New York Mets Reason for Optimism: thy name is Cowgill

By: Brian Mangan

Brian explains why there is a lot of reason to be optimistic about newly-acquired Met, Collin Cowgill.

Much has been written this offseason, and rightly so, about the weakness of the projected New York Mets outfield corps.  Currently penciled in to start are Lucas Duda, in left field, a platoon of Collin Cowgill and Kirk Nieuwenhuis in center field, and a platoon of Mike Baxter and Marlon Byrd in right field.

Shelby County v. Holder: A Threat to the Separation of Powers?

The author of this article is not a constitutional law scholar, and the opinions expressed herein are the opinions of the author alone.  

The Supreme Court of the United States heard argument last week on an appeal by Shelby County, Alabama which challenged the constitutionality of the Voting Rights Act (the “VRA”).  The part of the VRA in question requires certain parts of the country, parts with a history of racial discrimination, to submit proposed changes to their voting procedures to the federal government to be reviewed before they may be changed.  (See South Carolina v. Katzenbach, 383 U.S. 301 (1966)(“After enduring nearly a century of systematic resistance to the Fifteenth Amendment, Congress might well decide to shift the advantage of time and inertia from the perpetrators of the evil to its victims.”))

Review of the VRA calls requires consideration of two Constitutional tests: the ancient and well-respected rational basis test and the “congruence and proportionality” test which was only announced by the Supreme Court in 1990.  It is the latter of the two tests which, especially in the context of Shelby County v. Holder, implicates serious Constitutional problems.

Wins Above Replacement (WAR) is Fine: Jim Caple’s Master Class in Strawman Argumentation

Over at ESPN.com, the excellent Jim Caple published an article entitled “Let’s Corral the WAR Horse” in which he argues against the use of WAR as “THE definitive evaluation of a player’s worth.”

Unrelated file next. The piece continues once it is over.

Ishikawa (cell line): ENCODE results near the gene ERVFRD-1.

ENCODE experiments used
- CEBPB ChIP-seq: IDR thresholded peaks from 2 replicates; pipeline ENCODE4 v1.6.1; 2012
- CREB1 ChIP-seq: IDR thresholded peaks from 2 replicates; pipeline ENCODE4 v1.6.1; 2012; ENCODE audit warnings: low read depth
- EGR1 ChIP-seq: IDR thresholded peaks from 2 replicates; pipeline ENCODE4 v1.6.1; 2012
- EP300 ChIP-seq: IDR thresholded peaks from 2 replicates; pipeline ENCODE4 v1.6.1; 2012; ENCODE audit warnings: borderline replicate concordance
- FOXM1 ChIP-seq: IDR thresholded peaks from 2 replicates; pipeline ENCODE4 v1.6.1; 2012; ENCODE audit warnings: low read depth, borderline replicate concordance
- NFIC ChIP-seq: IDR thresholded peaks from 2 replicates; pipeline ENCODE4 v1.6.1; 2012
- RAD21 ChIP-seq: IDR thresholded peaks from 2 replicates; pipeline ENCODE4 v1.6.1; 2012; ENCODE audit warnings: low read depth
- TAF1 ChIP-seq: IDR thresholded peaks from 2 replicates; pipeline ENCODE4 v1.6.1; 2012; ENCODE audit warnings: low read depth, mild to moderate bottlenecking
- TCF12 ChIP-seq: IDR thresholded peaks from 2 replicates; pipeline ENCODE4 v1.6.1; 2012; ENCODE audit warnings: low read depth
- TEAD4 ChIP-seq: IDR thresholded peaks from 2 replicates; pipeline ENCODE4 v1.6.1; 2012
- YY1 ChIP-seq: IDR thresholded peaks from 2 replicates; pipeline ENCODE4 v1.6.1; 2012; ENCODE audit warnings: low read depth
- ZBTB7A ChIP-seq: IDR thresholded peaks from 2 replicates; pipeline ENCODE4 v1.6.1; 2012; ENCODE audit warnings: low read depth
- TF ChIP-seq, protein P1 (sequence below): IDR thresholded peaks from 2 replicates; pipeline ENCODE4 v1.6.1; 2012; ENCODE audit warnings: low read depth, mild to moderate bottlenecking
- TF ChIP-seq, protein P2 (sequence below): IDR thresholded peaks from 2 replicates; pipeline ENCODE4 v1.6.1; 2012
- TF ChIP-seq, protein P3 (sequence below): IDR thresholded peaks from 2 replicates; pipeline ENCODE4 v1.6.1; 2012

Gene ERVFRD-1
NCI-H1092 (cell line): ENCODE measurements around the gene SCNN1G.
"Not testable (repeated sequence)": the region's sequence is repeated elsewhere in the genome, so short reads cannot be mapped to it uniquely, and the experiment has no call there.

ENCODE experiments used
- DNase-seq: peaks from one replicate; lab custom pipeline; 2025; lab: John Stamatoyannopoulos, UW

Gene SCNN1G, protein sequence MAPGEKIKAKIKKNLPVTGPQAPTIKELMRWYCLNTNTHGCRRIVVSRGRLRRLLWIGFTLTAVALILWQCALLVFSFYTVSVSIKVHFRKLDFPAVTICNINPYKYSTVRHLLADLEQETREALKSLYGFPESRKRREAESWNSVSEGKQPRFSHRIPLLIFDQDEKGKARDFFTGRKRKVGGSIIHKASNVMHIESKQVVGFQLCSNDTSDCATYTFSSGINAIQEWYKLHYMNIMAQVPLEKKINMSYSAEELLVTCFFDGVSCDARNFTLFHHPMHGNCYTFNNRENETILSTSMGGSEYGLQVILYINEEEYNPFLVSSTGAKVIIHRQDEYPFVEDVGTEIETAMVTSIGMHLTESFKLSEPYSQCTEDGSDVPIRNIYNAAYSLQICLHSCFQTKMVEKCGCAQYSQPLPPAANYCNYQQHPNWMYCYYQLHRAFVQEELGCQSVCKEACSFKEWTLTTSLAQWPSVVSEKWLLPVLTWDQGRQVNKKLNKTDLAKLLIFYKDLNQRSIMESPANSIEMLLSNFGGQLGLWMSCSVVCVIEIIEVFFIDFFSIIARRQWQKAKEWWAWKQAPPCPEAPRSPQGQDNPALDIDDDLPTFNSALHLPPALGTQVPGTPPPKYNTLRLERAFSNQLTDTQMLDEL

It’s a good article, but I’m not sure who it is that he is arguing against.

I have been a proponent of advanced statistics since I was in high school, discovering sites like the baseball cube and Baseball Think Factory.  The Cube provided unbridled access to statistics at players across all levels of the minors and even in college, and Baseball Think Factory provided an incredible forum for people interested in baseball to discuss and analyze most nuanced parts of the game.  The work at BBTF has helped lead to advanced things like WAR, ERA+ and VORP, but also simpler things such as studies about run expectancy (whether it’s good to bunt when down by one with a man on first in the ninth inning).

Intellectualism, Sabermetrics and Stephen Strasburg’s Innings-Limit

The debate over whether the Washington Nationals should “shut down” young phenom Stephen Strasburg has been raging since early this season, when it became apparent that the Nationals might be good enough to challenge for a playoff spot.

Strasburg, as even casual fans are aware, is only two years removed from undergoing a procedure known as “Tommy John” surgery.  The plan, as it was stated in the preseason, was for the Nationals organization to “take it easy” with Strasburg, and limit him to approximately 160 innings this season.  However, with the Nationals contending and on their way to the playoffs, to shut down Strasburg at a set innings-limit will deprive the Nationals of a young man who is, ostensibly, one of the three or four best pitchers in the National League and who stands to be the very real difference between the Nationals winning or losing a short playoff series.

Bernie Williams: A Mets Fan’s Take on his Hall of Fame Candidacy

Growing up in New York City in the 90’s, it was not easy being a Mets fan.  To be clear, it’s *never* easy being a Mets fan, but the 90’s — particularly the late 90’s — was an a particularly trying time for a baseball-obsessed teenager to like the Mets.  As a high school student at the time, I knew that each September would deliver me the distinct pleasure of returning to school with the Yankees setting their playoff rotation and the Mets limping flaccidly to the finish line.

To make matters worse, my high school was located in downtown Manhattan, a stone’s throw from the Canyon of Heroes.  As a result, my classmates and I were fortunate enough to have a front row seat to not one, not two, but THREE Yankee World Series Championship Parades (they failed to win the World Series — losers! — in 1997).